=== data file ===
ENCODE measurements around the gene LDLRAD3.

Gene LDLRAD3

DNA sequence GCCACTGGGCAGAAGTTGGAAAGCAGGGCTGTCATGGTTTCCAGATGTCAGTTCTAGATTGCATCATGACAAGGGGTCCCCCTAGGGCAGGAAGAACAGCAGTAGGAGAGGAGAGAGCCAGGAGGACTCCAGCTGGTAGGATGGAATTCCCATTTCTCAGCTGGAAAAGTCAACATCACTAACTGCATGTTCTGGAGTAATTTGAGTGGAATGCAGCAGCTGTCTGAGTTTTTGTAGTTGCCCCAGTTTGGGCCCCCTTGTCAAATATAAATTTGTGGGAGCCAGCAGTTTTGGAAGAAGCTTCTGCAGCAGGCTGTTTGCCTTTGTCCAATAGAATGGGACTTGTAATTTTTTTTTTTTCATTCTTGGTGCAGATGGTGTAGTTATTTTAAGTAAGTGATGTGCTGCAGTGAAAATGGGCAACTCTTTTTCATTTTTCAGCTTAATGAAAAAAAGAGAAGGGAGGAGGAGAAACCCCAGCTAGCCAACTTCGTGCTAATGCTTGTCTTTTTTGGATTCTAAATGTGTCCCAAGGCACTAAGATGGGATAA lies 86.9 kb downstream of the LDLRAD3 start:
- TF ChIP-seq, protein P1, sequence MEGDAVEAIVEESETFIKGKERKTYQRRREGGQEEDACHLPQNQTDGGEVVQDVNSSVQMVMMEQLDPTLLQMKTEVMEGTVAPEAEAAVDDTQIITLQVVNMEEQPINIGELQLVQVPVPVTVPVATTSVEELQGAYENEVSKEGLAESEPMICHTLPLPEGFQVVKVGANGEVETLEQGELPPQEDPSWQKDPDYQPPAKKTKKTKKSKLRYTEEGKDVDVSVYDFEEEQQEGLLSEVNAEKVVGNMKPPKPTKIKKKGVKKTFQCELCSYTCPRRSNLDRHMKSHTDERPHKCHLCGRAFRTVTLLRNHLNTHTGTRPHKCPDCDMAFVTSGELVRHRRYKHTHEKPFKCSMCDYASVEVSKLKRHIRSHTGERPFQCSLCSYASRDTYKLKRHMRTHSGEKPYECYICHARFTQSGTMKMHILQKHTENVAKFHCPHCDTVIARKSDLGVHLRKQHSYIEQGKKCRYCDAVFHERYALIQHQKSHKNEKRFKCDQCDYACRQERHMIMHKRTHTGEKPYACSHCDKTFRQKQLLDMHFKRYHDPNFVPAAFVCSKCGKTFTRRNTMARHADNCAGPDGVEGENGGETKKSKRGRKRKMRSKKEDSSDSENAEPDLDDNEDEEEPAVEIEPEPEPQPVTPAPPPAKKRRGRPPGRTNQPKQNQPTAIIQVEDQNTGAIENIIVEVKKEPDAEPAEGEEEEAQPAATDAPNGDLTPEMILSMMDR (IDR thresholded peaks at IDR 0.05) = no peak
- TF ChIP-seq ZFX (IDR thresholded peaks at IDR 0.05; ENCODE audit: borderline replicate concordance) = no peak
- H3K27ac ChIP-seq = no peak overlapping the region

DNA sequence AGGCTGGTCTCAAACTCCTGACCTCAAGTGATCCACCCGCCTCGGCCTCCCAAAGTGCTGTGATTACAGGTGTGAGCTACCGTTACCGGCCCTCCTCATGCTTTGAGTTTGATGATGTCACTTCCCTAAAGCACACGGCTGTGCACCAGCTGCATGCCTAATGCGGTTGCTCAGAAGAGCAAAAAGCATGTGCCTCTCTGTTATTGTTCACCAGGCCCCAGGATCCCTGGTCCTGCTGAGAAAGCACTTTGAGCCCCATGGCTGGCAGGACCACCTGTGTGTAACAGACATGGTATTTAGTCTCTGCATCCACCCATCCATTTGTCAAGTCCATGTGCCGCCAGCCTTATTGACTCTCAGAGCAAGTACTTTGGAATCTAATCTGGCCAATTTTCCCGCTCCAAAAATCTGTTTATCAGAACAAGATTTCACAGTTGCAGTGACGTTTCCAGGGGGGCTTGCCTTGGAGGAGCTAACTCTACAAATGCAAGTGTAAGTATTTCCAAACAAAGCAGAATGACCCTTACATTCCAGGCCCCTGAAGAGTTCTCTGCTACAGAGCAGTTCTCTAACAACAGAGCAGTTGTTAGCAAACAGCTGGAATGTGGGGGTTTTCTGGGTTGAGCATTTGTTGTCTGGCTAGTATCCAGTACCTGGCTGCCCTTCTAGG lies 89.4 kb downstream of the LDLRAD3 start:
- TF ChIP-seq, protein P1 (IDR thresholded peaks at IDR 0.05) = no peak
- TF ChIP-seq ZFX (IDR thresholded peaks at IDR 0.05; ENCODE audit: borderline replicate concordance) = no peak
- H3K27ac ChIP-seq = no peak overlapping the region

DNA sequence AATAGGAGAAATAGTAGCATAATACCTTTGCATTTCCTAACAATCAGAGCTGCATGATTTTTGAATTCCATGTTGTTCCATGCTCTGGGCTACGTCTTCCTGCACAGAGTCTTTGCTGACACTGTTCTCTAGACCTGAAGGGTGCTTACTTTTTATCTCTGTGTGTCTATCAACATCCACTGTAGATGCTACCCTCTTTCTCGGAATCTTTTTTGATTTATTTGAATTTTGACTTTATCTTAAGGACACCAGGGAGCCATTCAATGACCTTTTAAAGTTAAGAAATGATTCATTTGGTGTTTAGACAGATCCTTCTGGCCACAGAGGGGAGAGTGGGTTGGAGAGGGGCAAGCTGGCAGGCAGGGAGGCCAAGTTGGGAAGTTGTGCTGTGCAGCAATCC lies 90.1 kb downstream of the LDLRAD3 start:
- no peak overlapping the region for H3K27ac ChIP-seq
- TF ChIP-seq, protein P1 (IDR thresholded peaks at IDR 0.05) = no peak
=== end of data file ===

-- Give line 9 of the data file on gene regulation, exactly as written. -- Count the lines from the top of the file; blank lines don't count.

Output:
- TF ChIP-seq ZFX (IDR thresholded peaks at IDR 0.05; ENCODE audit: borderline replicate concordance) = no peak